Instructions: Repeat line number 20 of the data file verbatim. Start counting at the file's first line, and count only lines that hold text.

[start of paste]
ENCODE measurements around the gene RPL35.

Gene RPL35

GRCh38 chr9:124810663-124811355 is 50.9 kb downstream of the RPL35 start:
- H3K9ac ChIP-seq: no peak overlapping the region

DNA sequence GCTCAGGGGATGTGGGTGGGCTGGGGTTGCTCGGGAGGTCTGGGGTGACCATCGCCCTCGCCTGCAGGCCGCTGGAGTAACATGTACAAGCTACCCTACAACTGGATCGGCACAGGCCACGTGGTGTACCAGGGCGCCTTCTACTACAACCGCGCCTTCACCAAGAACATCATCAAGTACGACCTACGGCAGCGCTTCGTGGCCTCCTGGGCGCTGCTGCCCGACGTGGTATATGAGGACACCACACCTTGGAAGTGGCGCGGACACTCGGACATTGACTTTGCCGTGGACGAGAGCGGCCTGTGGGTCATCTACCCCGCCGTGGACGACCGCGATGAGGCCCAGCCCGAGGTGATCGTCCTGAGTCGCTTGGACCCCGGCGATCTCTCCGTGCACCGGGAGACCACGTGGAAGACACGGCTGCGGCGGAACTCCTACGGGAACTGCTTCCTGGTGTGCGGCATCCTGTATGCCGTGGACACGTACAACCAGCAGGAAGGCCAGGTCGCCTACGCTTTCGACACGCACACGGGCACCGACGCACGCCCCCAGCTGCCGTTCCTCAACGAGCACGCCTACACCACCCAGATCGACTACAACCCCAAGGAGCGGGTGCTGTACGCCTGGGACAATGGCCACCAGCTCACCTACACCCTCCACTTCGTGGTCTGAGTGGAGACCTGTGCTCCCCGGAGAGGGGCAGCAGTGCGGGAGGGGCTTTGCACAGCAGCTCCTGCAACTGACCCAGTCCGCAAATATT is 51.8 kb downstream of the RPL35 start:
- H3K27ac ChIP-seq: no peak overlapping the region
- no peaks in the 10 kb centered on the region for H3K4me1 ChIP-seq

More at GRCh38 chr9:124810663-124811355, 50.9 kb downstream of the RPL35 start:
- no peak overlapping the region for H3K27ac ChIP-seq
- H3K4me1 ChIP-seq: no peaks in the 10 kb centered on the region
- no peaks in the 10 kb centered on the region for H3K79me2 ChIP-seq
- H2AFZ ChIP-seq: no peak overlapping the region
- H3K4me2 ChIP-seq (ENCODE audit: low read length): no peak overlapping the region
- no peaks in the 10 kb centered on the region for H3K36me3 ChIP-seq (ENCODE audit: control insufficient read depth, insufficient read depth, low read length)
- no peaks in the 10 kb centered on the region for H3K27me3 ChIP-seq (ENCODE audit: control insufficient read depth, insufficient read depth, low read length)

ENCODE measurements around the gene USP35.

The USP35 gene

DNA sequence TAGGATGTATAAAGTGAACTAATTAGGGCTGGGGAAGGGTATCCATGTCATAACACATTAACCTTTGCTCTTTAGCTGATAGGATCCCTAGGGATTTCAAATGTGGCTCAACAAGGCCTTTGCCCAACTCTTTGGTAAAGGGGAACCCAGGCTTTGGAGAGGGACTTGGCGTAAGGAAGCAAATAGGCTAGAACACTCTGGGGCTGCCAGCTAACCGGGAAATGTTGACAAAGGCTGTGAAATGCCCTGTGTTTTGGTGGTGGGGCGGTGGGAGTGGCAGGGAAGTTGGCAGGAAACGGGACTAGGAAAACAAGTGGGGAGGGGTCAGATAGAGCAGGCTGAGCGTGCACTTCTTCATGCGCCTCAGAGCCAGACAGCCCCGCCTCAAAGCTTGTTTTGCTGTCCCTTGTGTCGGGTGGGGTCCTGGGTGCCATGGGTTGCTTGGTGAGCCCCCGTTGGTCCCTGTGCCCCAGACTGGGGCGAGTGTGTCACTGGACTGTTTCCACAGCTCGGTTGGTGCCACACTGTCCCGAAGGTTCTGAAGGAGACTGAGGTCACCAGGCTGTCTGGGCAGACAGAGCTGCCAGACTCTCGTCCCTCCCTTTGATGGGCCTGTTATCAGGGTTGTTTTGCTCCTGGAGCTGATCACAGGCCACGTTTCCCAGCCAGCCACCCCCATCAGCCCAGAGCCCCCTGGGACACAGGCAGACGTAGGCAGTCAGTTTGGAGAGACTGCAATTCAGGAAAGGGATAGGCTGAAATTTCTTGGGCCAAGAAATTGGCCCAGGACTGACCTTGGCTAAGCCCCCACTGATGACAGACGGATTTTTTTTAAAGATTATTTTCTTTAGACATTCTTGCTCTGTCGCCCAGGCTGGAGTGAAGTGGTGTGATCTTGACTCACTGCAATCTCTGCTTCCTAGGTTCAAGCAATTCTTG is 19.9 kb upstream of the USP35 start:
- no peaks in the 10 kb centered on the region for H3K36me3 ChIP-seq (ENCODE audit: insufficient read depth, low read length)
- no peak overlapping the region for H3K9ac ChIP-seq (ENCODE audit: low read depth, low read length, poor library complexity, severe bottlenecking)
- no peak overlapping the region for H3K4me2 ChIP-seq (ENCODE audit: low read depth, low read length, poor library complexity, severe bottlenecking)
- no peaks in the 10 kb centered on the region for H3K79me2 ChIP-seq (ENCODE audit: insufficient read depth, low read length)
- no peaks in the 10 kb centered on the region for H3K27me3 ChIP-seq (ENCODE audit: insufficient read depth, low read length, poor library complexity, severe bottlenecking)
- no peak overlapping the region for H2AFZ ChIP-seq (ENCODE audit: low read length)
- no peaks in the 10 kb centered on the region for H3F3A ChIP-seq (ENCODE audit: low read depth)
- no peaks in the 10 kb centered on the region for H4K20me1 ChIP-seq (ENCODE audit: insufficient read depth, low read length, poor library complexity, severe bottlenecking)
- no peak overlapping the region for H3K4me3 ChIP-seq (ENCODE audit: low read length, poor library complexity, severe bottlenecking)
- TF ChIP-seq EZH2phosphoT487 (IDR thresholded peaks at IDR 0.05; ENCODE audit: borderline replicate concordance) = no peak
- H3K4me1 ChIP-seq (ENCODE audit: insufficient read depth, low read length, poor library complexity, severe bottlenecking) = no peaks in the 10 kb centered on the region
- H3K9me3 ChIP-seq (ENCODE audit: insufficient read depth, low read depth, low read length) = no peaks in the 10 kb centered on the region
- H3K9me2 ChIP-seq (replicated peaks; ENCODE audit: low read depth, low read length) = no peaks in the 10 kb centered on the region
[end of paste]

- no peak overlapping the region for H3K9ac ChIP-seq (ENCODE audit: low read depth, low read length, poor library complexity, severe bottlenecking)